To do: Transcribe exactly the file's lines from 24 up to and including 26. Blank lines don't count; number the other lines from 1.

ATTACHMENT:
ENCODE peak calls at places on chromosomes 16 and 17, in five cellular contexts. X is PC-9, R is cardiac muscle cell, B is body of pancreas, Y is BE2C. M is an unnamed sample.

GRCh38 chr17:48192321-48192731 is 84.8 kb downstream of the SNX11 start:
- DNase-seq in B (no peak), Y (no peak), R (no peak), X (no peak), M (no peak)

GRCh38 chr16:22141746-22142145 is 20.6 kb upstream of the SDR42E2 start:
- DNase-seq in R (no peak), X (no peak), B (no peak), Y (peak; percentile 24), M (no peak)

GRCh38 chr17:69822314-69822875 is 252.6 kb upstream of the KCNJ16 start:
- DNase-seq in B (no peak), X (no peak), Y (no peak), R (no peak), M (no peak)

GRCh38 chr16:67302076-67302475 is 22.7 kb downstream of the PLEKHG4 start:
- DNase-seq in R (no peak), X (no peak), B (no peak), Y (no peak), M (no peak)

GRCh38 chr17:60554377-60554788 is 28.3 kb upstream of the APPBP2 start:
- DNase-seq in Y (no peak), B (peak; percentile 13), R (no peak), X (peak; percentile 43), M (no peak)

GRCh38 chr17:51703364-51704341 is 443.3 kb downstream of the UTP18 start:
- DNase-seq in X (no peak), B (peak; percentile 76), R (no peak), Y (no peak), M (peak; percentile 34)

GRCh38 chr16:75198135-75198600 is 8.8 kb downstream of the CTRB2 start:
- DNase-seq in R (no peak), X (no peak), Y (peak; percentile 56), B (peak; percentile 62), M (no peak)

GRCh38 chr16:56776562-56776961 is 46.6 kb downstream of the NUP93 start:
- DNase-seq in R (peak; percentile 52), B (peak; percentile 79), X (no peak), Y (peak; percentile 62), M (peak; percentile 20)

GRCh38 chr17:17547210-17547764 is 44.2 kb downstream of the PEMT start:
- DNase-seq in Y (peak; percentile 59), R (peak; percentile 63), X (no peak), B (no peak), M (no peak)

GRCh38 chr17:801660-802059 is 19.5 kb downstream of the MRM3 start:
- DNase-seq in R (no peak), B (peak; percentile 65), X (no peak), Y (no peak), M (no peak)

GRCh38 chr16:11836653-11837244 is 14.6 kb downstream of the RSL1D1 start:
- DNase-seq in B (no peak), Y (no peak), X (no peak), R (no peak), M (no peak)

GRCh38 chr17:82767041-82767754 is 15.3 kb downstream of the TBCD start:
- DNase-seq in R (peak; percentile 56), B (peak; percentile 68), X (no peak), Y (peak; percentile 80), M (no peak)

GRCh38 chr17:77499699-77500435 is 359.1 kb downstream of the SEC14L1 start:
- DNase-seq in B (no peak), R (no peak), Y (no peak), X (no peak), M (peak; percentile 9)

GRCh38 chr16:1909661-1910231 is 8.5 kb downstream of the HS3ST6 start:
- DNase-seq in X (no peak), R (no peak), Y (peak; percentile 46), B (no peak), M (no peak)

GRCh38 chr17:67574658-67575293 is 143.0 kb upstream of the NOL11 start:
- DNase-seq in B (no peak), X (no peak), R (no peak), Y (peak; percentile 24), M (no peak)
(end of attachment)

GRCh38 chr17:82767041-82767754 is 15.3 kb downstream of the TBCD start:
- DNase-seq in R (peak; percentile 56), B (peak; percentile 68), X (no peak), Y (peak; percentile 80), M (no peak)

GRCh38 chr17:77499699-77500435 is 359.1 kb downstream of the SEC14L1 start: